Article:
In local author Kevin McIlvoy’s forthcoming novel, One Kind Favor, a character by the name of Woolman offers a newcomer to the book’s fictional rural town of Cord, N.C., a bit of insight about the community.
“It can get weird here,” he says.
The same is true of the novel as a whole, which comes out Tuesday, May 18. As a writer, McIlvoy isn’t interested in the realist tradition.
“I try to invite the maximum wildness into my work from the very first draft,” he says.
In One Kind Favor, that wildness takes the form of ghosts intermingling with the living, and in one instance, a former soul reincarnated as a mockingbird.
With 50 years of writing behind him and 13 published works under his belt, the question McIlvoy continues to ask himself as a writer is, “How far can the wildness go?”
Satire and tragedy
Yet along with the surreal, McIlvoy’s novel is steeped in the very real and not-too-distant past — specifically, the 2016 election of Donald Trump and the reemergence of the white nationalist movement. These two elements fuel some of the author’s harshest criticisms and sharpest satire within his latest work.
But at the book’s center is tragedy: the lynching of a Black teenager named Lincoln Lennox and the subsequent cover-up that follows his murder.
As with the featured political theater, the lynching is based on true events. In 2014, Lennon Lacy, a Black youth, was discovered hanged by the neck from a swingset in Bladenboro, N.C. Though official reports ruled it a suicide, discrepancies in the evidence cast doubt among Lacy’s family and friends — as well as the author.
As an art form, one of the novel’s most appealing features for McIlvoy is its ability to examine humanity’s contradictory nature. “For instance,” the author notes, “one of the paradoxical questions in this book is: How can the people in my beloved state of North Carolina — people that I really do believe are loving, good, deep-hearted people — how is it that they can be so hateful, so shallow and so destructive in the very same moment?”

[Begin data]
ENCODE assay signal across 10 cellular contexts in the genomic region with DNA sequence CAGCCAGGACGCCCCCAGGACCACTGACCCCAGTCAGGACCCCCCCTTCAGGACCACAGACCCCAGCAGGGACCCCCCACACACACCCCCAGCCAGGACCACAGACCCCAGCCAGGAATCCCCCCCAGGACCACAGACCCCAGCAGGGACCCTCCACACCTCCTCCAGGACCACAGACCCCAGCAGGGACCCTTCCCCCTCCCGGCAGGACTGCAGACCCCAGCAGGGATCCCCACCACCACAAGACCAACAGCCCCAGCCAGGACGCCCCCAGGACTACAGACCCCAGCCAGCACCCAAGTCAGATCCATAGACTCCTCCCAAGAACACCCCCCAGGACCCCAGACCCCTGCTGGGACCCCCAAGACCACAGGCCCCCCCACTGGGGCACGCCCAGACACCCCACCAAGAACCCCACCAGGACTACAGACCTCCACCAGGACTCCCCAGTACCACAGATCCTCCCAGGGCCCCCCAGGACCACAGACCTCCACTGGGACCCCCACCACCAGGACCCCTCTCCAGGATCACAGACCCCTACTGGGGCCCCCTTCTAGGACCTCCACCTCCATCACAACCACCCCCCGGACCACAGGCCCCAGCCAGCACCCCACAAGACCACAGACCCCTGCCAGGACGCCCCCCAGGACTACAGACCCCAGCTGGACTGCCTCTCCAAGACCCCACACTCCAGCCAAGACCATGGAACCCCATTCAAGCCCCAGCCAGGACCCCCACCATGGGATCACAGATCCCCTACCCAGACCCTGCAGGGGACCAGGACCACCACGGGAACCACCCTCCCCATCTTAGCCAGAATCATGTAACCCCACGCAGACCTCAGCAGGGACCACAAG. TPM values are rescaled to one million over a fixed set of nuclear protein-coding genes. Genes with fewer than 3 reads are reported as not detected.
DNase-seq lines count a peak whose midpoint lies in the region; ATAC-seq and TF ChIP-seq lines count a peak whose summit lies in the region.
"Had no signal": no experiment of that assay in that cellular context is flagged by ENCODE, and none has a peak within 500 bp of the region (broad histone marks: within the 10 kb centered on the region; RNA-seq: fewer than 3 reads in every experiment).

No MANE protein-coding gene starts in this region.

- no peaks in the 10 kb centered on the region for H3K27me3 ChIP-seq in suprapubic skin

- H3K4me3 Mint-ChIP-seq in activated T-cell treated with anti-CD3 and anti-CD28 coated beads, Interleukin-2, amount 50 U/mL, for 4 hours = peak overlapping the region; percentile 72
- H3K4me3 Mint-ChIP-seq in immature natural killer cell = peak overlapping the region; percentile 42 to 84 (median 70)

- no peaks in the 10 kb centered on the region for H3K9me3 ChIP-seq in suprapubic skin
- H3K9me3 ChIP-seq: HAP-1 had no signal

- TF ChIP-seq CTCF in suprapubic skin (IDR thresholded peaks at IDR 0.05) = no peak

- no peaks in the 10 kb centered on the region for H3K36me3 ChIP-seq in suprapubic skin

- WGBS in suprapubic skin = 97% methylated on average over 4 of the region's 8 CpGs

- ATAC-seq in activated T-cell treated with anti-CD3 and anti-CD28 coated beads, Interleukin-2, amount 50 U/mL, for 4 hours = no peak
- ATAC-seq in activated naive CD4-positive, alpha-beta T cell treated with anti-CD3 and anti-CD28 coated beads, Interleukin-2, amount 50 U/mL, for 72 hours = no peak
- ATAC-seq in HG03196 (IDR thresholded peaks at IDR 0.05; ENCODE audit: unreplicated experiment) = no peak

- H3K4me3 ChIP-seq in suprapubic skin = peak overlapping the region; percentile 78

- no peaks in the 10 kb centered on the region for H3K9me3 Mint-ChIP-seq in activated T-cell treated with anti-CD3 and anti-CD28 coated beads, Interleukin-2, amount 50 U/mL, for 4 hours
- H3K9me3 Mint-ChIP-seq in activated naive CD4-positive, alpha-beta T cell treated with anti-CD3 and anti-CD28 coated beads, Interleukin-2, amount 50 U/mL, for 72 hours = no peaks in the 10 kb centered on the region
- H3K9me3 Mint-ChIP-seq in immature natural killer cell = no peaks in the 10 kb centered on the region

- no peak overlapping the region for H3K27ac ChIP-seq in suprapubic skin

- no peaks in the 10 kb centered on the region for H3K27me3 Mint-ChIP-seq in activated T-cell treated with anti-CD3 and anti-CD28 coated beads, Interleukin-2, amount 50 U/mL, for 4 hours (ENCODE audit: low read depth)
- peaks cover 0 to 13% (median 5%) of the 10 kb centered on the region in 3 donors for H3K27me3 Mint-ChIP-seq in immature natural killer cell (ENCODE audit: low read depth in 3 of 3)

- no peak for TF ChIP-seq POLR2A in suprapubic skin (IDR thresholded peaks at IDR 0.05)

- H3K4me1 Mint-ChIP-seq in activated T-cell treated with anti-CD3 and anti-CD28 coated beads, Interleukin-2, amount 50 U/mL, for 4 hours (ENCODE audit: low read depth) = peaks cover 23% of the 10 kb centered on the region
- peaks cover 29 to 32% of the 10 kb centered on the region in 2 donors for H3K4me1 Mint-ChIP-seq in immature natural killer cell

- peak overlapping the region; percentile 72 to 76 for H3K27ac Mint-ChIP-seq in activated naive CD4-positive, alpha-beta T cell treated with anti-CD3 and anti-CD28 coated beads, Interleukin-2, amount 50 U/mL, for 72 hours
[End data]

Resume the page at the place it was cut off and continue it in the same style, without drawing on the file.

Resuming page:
McIlvoy does not provide a clear answer to this question within One Kind Favor. Instead, the author asks his readers to dwell upon and feel the unspeakable and often devastating realities that the human experience brings.
And yet, within these same pages, McIlvoy hits comedic note after comedic note — be it through the townspeople’s distinction between an “untimely” versus a “poorly timed” death, or the fact that local members of a conservative political foundation regularly provide the people of Cord “nutrition and health and lifestyle advice (and free expired grocery items stamped Not Expired) that dismissed the most recent seven decades of science.”
“The most powerful humor I believe in the world is the humor that causes you shame,” says McIlvoy. “After we laugh, something is different in us; something is more vulnerable than before.”
Embracing one’s vulnerability, the author continues, is among the greatest gifts a novel can provide its reader.
And that is certainly what reading One Kind Favor offers. Readers are exposed to the town’s flawed beauty and humor as well as its horrors and inhumanity; and by extension, these same readers are nudged to consider their own conflicting impulses and inherent contradictions.
If they choose to do so, McIlvoy believes, readers will find themselves more present within their everyday lives.
“That’s also the reason that as a reader of the novel, I value it so highly,” McIlvoy says of the art form. “It shifts your condition as a person. And I do think it shifts it very profoundly.”
“And if you’re fortunate [as a writer],” he later adds, “some readers of your work are going to feel that, too.”
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